No planer? Here’s a few other ways to flatten a board.
STEP 6: CROSSCUT THE BOARD
CLEAN CUT TIP:
These cuts are going to expose the end grain that will be the tops and bottoms of your cutting board — so you want to minimize burning and tearout as much as possible.
Use a dedicated crosscut blade to reduce tearout — and don't move through the cut too slowly to prevent burn marks.
You’ll probably get some burning, especially with maple.
But the less, the better. Sanding burn marks out of end grain is a punishment I wouldn’t wish on my worst enemies (except maybe John Malecki).
Once your crosscut blade is installed, trim one end off the glue up to create a clean reference edge.
Then set up your stop block for a little more (maybe 1/16 inch) than the final thickness you’re after.
In our example, we want a 2 inch thick cutting board — so I set my stop block a hair past 2 inches from the blade to account for sanding later on.
Once that’s locked in, butt the clean cut edge against the stop block and cut up the entire board into equal pieces.
STEP 7: SECOND GLUE UP
This is where alignment gets critical.
You’re going to glue the long grain edges together — and want the end grain surfaces to be as even as possible.
Follow the same process as the first glue up, but really make sure the pieces stay flat so you have less sanding to do later on.
Make sure the bars on your clamps are clean so everything sits level. Then slowly tighten the clamps and use a mallet to pound any shifting pieces back into place.
Again, clean off excess glue once the clamps are tight — and crack open another cold one while the glue dries (take it easy…).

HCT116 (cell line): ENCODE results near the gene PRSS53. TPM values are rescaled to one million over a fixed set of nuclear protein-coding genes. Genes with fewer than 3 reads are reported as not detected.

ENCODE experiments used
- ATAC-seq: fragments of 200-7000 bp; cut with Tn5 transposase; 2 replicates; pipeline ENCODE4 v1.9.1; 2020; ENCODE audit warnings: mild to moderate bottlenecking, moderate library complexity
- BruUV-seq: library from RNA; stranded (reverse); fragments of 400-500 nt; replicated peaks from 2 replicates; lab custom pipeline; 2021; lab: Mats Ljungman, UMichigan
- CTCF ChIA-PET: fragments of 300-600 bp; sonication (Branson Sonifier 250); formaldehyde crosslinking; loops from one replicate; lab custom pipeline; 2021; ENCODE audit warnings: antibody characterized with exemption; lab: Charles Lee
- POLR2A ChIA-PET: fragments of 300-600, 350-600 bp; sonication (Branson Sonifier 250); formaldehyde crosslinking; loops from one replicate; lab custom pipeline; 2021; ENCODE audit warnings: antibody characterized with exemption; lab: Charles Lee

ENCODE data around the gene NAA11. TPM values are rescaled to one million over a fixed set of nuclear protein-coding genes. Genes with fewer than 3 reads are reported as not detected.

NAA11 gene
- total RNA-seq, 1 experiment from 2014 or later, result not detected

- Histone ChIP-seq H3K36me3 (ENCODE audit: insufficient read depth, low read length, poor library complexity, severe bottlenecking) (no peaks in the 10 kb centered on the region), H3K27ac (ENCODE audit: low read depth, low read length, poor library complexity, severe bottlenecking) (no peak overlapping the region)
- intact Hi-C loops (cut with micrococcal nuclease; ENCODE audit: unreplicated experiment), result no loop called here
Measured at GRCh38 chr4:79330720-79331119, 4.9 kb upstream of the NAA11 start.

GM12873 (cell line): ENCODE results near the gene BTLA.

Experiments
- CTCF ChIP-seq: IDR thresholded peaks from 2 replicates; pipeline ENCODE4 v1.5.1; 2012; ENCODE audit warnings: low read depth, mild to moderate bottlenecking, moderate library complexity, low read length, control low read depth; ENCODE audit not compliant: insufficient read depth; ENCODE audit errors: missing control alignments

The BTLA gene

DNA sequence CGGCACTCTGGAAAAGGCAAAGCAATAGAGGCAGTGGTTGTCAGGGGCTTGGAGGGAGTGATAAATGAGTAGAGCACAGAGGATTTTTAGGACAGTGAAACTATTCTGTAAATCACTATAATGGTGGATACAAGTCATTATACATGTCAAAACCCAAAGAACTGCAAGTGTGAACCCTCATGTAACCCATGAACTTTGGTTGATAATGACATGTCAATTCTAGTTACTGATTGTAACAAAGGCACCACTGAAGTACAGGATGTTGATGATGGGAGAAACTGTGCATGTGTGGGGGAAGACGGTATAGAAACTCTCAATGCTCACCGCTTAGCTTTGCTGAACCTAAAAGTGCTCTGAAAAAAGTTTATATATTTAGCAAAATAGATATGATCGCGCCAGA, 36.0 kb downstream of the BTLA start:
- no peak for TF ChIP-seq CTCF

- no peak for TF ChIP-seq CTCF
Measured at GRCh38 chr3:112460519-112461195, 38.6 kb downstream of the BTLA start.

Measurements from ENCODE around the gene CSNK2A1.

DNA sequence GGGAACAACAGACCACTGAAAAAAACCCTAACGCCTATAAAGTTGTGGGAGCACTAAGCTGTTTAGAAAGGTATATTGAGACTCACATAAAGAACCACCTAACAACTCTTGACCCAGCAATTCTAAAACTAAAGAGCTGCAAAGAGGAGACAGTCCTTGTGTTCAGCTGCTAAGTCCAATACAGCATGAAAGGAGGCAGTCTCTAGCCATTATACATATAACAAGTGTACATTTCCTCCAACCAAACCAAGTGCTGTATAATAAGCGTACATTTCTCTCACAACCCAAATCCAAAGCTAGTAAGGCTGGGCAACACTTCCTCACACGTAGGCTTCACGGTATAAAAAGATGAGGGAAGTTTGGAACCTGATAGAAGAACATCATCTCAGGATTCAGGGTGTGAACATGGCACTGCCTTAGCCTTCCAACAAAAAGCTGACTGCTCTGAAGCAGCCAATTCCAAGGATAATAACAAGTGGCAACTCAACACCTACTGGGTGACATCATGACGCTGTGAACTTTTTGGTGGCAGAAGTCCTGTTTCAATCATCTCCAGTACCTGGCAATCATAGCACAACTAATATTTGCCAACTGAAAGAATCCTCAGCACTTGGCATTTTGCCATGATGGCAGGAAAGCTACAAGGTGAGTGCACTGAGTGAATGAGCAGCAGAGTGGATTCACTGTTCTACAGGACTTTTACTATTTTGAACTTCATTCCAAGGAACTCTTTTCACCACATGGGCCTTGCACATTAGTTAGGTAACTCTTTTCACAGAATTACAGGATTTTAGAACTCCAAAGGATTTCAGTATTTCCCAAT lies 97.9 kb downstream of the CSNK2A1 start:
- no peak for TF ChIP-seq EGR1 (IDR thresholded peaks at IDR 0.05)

STEP 8: SAND, SAND, SAND
There’s no nice way to say it — sanding end grain sucks.
It takes buckets of patience, but I have a method for making sure everything comes out flat. All you need is a power sander and a pencil.
Mark pencil lines all over the end grain surface of the board.
Starting with a low grit sand paper (60 or 80), start sanding away the pencil lines.
When the pencil lines are gone in one section, move on to the next section. Don’t go back over any areas where the pencil has disappeared.
Once all the pencil lines are gone, scribble on new ones.
Repeat the process, always keeping the sander moving and overlapping your passes by about 50%.
Once the pencil lines start to come off evenly across the entire surface, you can move on to a higher grit sandpaper and repeat the process.
I usually only go up to 150 grit for end grain cutting boards. I don’t notice much of a difference past that, but go as high as you like.
You could also use a drum sander if you have one. Make sure to use pencil lines as a guide for flatness.
If you don’t own a drum sander, some shops and millworks rent the use of their machines for fairly cheap. It’s worth looking into if you’re batching out end grain cutting boards.
CAN YOU RUN AN END GRAIN CUTTING BOARD THROUGH A PLANER?
The short answer is a resounding no.
As tempting as it is, end grain cutting boards can get absolutely decimated by power planers.
Since the wood fibers are running vertically, the planer blades can easily rip out giant chunks, break the board into pieces, and even send wood shooting out the infeed side.